Special theory of relativity predicts negative energy as well $E^2 =p^2 + m^2$ which when merged with quantum mechanics predicts antiparticle (Dirac equation). But what does it mean that a free particle can have negative energy? I mean to say can I experimentally differentiate between a particle (say electron) with positive energy and one with negative energy? And also the general solution of Dirac equation is a linear combination of both positive energy (spin up and down) and negative energy (spin up and down) states, so what does it mean that if i measure the energy of an electron very large number of times, about half the time I will get positive and other half negative?

  • $\begingroup$ I can't immediately see the connection between spin up/ down and positive or negative energy states, I have to say. But I will read more about it $\endgroup$
    – user108787
    Commented Nov 12, 2016 at 18:07

1 Answer 1


The existence of negative-energy particles is a common misconception.

In the context of relativistic quantum mechanics, it is possible to make sense of the negative energy solutions using the Dirac sea toy model. Imagine your particles to be fermions (that is, obeying the Fermi-Dirac statistics and consequently the Pauli exclusion principle). Moreover, imagine all of the negative-energy states to be filled. This state is called the Dirac sea (all negative-energy states filled and all positive-energy states unfilled).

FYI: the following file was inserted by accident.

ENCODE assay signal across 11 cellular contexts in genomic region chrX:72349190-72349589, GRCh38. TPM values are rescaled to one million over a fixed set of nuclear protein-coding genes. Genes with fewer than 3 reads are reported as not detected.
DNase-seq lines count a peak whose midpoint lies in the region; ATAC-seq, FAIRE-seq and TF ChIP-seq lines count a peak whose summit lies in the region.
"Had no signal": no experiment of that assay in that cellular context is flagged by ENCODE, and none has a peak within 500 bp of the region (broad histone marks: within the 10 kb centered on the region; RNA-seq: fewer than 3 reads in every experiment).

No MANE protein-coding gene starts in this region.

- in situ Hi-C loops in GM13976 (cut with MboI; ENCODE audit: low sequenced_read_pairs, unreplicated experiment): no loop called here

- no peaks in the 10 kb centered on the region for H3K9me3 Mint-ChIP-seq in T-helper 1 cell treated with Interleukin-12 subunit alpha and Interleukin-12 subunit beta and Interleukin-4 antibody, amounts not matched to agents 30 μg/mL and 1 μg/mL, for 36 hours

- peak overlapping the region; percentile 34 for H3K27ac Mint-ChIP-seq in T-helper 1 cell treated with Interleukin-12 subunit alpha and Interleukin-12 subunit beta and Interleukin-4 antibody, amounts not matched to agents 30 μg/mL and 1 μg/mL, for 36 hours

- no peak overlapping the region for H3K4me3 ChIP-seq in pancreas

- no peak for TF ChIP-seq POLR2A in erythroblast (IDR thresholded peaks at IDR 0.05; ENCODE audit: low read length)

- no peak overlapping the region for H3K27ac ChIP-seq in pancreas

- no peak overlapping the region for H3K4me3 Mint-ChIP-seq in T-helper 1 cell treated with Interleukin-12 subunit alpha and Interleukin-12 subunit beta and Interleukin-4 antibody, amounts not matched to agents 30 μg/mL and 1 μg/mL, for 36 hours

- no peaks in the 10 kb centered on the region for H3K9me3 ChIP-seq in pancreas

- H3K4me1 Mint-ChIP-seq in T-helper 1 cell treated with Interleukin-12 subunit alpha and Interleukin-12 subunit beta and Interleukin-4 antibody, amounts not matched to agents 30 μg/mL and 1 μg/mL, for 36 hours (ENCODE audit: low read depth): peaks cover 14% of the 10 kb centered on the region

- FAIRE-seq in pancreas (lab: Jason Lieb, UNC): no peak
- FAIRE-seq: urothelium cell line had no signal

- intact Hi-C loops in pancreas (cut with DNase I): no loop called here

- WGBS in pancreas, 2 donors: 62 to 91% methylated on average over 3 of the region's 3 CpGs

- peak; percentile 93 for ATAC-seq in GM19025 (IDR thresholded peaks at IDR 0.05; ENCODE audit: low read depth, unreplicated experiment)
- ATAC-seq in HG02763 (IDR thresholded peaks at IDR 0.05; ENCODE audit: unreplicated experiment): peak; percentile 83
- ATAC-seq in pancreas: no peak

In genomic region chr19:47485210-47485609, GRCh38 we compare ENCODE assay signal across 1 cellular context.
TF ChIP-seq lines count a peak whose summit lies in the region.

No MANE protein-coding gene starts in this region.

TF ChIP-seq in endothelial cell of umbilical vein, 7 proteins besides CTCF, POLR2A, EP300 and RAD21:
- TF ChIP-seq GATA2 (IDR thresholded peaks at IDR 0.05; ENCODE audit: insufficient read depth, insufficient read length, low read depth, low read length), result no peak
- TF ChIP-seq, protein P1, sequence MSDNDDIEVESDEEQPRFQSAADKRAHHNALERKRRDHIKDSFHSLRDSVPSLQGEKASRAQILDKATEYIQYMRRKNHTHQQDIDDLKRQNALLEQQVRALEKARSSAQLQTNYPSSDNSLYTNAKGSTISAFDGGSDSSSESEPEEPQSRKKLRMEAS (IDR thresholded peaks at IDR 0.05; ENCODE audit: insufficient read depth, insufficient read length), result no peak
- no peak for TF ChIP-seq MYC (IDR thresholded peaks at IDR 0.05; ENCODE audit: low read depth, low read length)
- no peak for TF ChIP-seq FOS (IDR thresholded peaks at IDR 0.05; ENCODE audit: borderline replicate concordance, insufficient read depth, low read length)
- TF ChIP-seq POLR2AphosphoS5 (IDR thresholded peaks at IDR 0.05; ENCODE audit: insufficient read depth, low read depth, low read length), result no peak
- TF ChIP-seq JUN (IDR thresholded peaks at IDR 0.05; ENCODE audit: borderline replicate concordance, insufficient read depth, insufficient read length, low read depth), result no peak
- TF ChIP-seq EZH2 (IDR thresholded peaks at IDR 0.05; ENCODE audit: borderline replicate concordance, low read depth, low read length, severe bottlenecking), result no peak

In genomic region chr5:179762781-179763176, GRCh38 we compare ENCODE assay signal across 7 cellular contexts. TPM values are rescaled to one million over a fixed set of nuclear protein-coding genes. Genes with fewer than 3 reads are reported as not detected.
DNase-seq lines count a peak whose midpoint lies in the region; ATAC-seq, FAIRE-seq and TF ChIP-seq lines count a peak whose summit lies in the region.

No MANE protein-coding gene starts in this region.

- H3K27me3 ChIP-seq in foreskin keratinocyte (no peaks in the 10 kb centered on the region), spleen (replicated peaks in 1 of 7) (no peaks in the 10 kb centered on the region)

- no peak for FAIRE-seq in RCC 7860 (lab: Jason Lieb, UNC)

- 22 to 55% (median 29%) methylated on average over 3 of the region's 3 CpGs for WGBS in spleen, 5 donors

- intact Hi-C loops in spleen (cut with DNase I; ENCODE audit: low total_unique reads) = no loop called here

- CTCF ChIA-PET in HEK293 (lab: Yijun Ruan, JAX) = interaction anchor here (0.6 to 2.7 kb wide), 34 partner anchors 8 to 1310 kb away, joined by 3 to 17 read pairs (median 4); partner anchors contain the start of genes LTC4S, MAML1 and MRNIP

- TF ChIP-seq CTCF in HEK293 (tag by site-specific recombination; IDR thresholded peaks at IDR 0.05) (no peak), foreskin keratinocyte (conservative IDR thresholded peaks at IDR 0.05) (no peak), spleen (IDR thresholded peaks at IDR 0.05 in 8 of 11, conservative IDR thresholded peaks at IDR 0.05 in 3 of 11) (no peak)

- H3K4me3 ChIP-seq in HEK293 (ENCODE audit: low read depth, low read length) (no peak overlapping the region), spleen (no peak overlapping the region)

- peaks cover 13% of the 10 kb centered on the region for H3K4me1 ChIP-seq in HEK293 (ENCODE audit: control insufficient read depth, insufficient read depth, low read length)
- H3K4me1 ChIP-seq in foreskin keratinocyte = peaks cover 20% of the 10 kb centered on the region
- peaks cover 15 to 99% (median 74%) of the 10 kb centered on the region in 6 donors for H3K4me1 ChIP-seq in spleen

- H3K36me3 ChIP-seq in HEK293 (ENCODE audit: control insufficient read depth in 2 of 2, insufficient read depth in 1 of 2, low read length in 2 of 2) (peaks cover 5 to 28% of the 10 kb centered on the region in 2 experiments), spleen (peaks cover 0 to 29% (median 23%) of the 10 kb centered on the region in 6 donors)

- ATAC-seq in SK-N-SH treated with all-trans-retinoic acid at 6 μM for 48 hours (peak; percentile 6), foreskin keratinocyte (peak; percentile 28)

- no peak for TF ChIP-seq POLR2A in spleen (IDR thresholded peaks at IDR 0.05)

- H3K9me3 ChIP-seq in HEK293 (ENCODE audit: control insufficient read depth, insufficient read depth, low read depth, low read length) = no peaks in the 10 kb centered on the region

The Dirac sea is proposed to model the vacuum state. It has an infinite negative energy, but that's no big deal, because we can redefine its energy to be zero (we can only measure energy differences). Consider the fluctuations of the Dirac sea. You can either have some of the positive-energy states filled (which would increase the energy), or you can have some of the negative-energy states freed (which would also increase the energy). As you can see, all fluctuations of the Dirac see have more energy than the sea itself, thus, there are no negative-energy particles!

The modern QFT-based treatment is a bit different.

In QFT you interpret positive-energy and negative-energy solutions as creation and annihilation operators acting on the Fock space of quantum states of second-quantized theory. The concept of "particle" is thus different from a "solution of the Dirac equation", however these are connected of course.

In QFT there are no negative-energy states, the vacuum having the lowest energy of all, which we usually redefine to be zero. All particles and antiparticles have positive energy. No Dirac sea is required.


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